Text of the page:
Alfie never had a chance. It is a remake of a film, that, while culturally relevant, was more than a little unpleasant. I watched the original a year or so ago when it was released on DVD, and, distanced from the era when it was relevant, it was just plain painful to sit through. I was very concerned about an attempt to remake this film, as I could see no possible reason to do so. After watching both the Widescreen and the pan-and-scan version, I still have no idea why it was made.

I had many problems with this version, in addition to the fact that there was no compelling reason to make it.

  • Alfie as a compulsive womanizer just doesn't fit into the reality of modern dating. When the original was made, serial shagging was de riguer for men. The realities of AIDS have ended that mentality.

  • Alfie spends half the film talking directly to the camera. Granted, Law did it very well, but I much prefer to be shown, not told in a "motion picture."

  • The editing was problematic. They frequently used freeze frame and jump cuts to speed up the pace. Each time it happened, I found it jarring. In a climactic scene with Susan Sarandon, I am convinced that they edited together dozens of takes to create the final scene. It came off very choppy.

  • Where the new film could have been far better than the original was in the bedroom, showing exactly what it was about Alfie, who treated women like shite, that drew them to him. It did not go there.

I would imagine that much of today's audience is not familiar with the original, so the question is, does the 2004 version have any merit on its own, not as judged against the original. Jude Law was brilliant in the title role. He didn't try to mimic Michael Caine's star-making performance, but made the character his own, but we basically have a hedonist, who, for some reason we never quite know, is irresistible to women, but, in the end, finds himself alone. What it adds up to is a morality tale about romance and commitment with an unsympathetic main character and an unhappy ending.

 Not impossibly bad, but nothing of merit here.


DVD Info:

  • 8 Deleted Scenes with Optional Commentary by the Director and Editor
  • 5 Featurettes
  • Script, Production and Storyboard Galleries
  • 2 Commentaries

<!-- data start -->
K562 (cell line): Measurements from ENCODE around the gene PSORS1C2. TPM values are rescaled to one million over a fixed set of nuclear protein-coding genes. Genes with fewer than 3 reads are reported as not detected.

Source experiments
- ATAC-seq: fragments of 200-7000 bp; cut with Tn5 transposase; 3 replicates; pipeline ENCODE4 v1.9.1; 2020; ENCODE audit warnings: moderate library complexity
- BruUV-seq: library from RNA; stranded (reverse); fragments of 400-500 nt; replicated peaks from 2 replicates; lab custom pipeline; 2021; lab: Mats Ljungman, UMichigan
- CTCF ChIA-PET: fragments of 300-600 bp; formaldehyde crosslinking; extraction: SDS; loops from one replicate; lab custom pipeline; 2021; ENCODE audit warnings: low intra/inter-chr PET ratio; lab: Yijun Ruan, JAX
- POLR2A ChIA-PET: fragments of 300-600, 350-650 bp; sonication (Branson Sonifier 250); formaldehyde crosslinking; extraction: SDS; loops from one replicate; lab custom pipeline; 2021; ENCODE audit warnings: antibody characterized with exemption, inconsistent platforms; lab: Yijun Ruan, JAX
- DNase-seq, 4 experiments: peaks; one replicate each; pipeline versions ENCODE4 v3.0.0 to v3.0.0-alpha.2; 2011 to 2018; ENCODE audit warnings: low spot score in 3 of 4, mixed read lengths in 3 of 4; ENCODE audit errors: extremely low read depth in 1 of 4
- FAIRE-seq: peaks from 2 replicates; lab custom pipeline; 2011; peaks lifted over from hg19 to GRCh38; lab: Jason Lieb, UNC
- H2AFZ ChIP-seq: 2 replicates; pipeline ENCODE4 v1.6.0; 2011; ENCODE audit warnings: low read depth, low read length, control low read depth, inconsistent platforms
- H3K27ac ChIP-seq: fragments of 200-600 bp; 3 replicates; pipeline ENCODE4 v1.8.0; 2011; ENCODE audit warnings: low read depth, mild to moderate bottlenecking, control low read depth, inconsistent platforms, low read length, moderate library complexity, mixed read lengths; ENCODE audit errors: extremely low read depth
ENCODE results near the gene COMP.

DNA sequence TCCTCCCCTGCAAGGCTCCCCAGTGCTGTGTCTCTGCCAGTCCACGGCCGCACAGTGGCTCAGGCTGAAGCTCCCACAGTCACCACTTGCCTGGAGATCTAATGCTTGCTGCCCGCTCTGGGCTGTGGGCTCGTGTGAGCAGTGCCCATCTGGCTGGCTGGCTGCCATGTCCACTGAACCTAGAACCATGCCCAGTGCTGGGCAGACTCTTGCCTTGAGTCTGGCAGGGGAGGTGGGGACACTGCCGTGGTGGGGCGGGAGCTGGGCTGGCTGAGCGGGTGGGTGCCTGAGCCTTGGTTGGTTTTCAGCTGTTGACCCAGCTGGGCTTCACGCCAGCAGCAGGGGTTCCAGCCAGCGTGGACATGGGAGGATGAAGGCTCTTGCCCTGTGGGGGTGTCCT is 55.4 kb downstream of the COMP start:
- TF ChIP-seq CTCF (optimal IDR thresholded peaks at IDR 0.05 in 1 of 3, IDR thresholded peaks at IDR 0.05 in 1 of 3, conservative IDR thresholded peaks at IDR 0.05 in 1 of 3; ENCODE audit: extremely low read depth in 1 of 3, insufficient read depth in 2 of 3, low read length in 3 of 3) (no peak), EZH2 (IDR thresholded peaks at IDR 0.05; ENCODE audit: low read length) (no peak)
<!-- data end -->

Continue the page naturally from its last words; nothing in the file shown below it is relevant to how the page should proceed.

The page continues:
• Sienna Miller runs around in a very tiny bikini bottom, showing her breasts and 95% of her bum in excellent light.
  • Most of a nipple and partial buns from Jane Krakowski.

The Critics Vote ...

  • Super-panel consensus: about two and a half stars. BBC 2/5, Ebert 3/4, Berardinelli 2.5/4

The People Vote ...

The meaning of the IMDb score: 7.5 usually indicates a level of excellence equivalent to about three and a half stars from the critics. 6.0 usually indicates lukewarm watchability, comparable to approximately two and a half stars from the critics. The fives are generally not worthwhile unless they are really your kind of material, equivalent to about a two star rating from the critics, or a C- from our system. Films rated below five are generally awful even if you like that kind of film - this score is roughly equivalent to one and a half stars from the critics or a D on our scale. (Possibly even less, depending on just how far below five the rating is.

My own guideline: A means the movie is so good it will appeal to you even if you hate the genre. B means the movie is not good enough to win you over if you hate the genre, but is good enough to do so if you have an open mind about this type of film. C means it will only appeal to genre addicts, and has no crossover appeal. (C+ means it has no crossover appeal, but will be considered excellent by genre fans, while C- indicates that it we found it to be a poor movie although genre addicts find it watchable). D means you'll hate it even if you like the genre. E means that you'll hate it even if you love the genre. F means that the film is not only unappealing across-the-board, but technically inept as well. Any film rated C- or better is recommended for fans of that type of film. Any film rated B- or better is recommended for just about anyone. We don't score films below C- that often, because we like movies and we think that most of them have at least a solid niche audience. Now that you know that, you should have serious reservations about any movie below C-.

Based on this description, this is a C (both reviewers). Scoopy says, "It is a bittersweet romance performed beautifully by Jude Law, but I'll be damned if I can justify its existence."